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Author: Subject: Motorbike engine rebuild

posted on 18/3/14 at 09:09 PM Reply With Quote
Motorbike engine rebuild

Hey guys,

I'm about to start rebuilding an old motorbike engine (1970s CB360) and I am after some advice on a few things. I've never done anything to this level before so just want to make sure what I do is right before getting started.

Cylinders: I am going to be running standard size pistons and rings, so cylinders wont be bored, but should I hone them out just to clean them up? I've seen people running a drill fitted hone through, is this a wise thing to do?

Valves: I am going to oull the valves out and give them a refresh. Currently they have a good coating of carbon on the underside. So theyll need a good cleaning. Whats the best way of cleaning up valves without damaging them? Ill also need to clean up the top of the cylinder (where the valves seat). So hows best to clean this as well?

I take it I'll then need to lap the valves so a good seal again? Any tips and pointers on doing this right first time?

Piston: There is a bit of deposit on the crown of the pistons, hows best to clean this without damaging anything?

Cheers guys!

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posted on 19/3/14 at 12:02 AM Reply With Quote
Cool bike squire,

If you are replacing rings, yes get them honed properly. its cheap and allows the rings to bed properly. Its actually quite a skill/important to get right.
If you aren't replacing the rings (you really should while its apart) then a clean up with green abrasive pad will be ok.
Pistons can usually be reused but worth measuring them to spec.

After honing clean the bores like a mad man until you see no contamination. A little oil on kitchen towel is a good indicator of this, rub on the bores and the towel should still be clean.

Do you have access to a pillar drill ? these are very handy for cleaning valves. careful use of fine wire wool (not on valve contact area) will have them cleaned in no time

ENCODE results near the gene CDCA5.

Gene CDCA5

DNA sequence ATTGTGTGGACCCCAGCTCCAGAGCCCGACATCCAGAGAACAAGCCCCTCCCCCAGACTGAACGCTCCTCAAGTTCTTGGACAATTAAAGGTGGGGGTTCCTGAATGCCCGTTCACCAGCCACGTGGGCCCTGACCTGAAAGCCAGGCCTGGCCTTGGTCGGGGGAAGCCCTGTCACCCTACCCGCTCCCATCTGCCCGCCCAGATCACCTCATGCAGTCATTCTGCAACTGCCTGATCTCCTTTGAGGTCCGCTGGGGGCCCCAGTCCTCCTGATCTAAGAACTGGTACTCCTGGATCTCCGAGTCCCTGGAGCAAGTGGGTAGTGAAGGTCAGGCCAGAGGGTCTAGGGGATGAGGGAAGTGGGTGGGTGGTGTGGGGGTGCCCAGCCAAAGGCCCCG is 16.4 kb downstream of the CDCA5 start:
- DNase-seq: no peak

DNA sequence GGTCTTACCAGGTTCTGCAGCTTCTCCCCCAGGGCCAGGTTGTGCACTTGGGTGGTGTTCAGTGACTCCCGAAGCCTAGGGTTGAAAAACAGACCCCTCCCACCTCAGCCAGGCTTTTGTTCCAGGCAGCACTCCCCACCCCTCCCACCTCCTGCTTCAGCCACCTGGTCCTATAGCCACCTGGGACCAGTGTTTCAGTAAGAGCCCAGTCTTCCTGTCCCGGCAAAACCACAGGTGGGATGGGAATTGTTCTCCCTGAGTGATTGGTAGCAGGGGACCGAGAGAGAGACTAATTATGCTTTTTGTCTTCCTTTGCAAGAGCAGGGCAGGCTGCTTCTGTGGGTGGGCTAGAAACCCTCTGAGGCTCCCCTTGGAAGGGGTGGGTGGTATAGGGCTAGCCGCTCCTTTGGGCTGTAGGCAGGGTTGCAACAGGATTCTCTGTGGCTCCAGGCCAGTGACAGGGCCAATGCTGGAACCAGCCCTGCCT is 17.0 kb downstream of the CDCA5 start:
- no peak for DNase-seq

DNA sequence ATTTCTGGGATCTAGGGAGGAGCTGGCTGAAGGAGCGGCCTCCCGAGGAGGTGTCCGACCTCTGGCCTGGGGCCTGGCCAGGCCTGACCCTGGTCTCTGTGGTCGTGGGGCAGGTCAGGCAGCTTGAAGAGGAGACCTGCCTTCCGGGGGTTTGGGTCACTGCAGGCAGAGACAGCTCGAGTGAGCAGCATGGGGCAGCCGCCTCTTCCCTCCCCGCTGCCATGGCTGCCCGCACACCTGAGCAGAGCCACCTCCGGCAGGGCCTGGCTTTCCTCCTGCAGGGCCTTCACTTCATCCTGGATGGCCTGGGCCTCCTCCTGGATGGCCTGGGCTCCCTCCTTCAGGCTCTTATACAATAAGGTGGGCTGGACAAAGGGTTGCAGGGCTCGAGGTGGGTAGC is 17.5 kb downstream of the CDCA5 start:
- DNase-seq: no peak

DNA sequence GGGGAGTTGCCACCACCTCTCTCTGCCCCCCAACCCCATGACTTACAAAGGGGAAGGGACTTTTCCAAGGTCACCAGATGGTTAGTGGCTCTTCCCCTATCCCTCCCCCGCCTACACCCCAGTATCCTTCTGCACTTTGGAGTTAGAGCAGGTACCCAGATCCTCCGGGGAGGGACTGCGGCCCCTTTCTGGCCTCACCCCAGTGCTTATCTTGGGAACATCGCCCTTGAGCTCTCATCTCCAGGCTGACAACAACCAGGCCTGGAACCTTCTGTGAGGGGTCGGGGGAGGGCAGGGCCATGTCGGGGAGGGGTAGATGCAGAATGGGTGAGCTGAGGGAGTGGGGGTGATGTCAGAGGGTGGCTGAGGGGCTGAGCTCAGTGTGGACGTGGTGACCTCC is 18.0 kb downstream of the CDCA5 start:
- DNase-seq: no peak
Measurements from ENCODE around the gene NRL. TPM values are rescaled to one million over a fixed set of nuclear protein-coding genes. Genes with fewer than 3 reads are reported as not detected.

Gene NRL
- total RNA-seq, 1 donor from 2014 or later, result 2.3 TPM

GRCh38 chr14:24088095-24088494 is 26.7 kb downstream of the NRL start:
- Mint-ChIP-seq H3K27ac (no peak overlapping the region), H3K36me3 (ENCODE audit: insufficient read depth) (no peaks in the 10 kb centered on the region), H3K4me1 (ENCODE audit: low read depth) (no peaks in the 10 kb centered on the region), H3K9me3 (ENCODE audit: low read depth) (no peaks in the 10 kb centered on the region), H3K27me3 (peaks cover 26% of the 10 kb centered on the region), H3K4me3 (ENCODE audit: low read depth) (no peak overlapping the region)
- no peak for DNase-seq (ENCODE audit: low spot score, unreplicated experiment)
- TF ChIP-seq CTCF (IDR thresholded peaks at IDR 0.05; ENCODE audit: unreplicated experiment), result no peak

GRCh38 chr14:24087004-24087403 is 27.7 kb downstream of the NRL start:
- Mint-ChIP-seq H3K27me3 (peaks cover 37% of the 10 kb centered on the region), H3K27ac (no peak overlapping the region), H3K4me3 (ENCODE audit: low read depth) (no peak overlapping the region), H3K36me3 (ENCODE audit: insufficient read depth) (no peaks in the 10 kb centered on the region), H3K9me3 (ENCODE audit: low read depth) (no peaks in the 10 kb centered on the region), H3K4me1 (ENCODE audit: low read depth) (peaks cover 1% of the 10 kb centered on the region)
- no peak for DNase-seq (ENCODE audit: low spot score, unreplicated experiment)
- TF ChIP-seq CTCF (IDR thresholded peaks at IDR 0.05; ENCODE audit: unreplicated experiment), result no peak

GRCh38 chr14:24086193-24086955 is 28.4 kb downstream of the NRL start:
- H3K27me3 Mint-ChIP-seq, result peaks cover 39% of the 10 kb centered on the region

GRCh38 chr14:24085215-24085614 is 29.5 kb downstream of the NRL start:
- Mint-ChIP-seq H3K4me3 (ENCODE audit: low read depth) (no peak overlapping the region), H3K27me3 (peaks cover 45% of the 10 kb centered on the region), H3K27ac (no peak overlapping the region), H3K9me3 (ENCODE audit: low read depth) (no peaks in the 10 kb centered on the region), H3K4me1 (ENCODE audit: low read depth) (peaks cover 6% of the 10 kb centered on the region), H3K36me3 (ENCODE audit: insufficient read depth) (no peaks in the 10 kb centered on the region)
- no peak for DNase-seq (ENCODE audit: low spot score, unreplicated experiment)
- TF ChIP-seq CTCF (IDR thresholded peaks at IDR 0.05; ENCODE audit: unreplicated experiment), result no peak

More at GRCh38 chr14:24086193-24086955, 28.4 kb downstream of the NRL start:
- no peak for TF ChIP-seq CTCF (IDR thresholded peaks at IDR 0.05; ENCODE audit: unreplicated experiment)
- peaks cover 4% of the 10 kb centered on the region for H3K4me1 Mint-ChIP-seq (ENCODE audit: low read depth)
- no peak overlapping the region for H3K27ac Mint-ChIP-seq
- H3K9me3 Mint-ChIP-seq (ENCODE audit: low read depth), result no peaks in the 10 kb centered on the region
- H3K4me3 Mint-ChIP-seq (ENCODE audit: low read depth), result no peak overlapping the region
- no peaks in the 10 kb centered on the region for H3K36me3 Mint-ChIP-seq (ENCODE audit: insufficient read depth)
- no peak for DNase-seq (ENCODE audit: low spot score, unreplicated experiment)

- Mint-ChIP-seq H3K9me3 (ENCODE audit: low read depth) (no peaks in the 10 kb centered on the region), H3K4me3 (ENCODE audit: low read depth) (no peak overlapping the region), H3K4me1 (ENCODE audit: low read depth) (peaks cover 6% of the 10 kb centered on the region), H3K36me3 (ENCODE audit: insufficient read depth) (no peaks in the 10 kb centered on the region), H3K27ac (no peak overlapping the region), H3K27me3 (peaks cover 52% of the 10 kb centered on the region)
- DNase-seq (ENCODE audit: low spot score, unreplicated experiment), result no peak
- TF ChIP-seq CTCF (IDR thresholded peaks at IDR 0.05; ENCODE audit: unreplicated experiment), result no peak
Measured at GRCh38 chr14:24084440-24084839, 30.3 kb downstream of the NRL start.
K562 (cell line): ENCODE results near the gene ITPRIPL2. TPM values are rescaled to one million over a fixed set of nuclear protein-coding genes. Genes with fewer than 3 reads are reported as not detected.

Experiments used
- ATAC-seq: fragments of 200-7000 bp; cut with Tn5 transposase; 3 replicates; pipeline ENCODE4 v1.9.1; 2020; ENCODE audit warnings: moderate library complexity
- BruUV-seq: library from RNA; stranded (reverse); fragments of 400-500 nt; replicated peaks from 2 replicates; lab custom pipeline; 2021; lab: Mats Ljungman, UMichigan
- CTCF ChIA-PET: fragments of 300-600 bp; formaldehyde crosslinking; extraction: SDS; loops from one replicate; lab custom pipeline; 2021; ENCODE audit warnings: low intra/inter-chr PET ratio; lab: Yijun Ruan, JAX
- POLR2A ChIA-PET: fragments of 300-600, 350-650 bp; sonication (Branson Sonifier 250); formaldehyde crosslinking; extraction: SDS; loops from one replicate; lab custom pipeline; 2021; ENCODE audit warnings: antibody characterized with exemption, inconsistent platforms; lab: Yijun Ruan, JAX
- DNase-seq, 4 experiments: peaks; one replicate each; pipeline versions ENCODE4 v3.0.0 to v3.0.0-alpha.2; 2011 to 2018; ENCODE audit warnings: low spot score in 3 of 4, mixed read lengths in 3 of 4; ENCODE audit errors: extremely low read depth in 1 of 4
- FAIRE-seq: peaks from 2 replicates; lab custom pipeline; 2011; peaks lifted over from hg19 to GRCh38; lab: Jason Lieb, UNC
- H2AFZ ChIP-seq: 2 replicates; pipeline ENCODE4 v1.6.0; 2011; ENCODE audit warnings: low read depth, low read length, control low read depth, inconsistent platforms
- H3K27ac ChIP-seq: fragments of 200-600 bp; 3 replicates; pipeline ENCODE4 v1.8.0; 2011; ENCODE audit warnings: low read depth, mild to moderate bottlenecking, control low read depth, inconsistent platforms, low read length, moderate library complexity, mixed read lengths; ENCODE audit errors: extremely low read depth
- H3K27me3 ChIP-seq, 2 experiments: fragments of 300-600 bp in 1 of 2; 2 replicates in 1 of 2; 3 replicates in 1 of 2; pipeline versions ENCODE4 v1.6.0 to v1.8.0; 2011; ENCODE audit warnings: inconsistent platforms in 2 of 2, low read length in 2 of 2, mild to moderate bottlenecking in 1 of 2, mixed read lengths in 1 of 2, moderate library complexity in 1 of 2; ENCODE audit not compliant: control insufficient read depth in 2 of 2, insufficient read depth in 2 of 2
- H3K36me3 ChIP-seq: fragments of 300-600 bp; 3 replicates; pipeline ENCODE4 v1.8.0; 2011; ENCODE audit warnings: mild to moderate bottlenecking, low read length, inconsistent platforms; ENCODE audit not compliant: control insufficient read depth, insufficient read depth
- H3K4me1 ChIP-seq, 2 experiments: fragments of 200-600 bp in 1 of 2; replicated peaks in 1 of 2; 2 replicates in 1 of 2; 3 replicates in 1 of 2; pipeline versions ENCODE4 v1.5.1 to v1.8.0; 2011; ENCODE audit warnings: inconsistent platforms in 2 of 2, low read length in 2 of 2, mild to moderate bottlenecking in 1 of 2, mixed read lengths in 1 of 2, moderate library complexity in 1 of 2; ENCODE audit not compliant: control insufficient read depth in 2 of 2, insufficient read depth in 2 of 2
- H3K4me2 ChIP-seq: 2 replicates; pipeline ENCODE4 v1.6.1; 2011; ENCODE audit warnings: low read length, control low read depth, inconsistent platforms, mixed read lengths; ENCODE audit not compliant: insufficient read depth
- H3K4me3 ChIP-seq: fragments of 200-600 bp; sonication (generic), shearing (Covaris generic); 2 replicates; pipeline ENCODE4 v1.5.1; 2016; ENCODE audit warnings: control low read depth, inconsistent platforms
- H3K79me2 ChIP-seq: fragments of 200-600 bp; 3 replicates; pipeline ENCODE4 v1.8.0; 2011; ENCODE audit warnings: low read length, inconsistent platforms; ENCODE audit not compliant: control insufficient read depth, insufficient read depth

Oven cleaner will help soften carbon from the head/piston tops as will a WD40 soaked rag.

Definitely replace the valve guide seals as these go hard over time.

I still like lapping valves by hand (wooden stick with a sucker on the end) this is pretty tedious on 16 valve engines but won't take long on the CB.
This way you take the minimum off and get a perfect seal.
You can buy small double ended tubs of valve grinding paste, one end medium, the other fine.
Just use a little at a time, cleaning and checking your work until you get a complete even seal.

For the cost (20-30) may be worth getting the head lightly skimmed, the slight bump in compression will do the old girl good

Apologies if you already know most of above

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posted on 19/3/14 at 09:26 AM Reply With Quote
Some great info Super,

Appreciate all of the advice. Never done a full engine build myself so great to hear some important steps.

I am replacing the rings so I will try honing the bores. Is this something I can do myself? Have you got any experience of the hand drill mounted honers?

I was planning on re-using the piston, Will give them a good check for condition.

I have bought a full gasket kit, which has valve stem seals so they will be getting replaced.

Yeah i want to give lapping by hand a go. Seen it before and it looks very satisfying, and yes hopefully my 4 valves won't be too tedious (I do love the simplicity of these old engines!)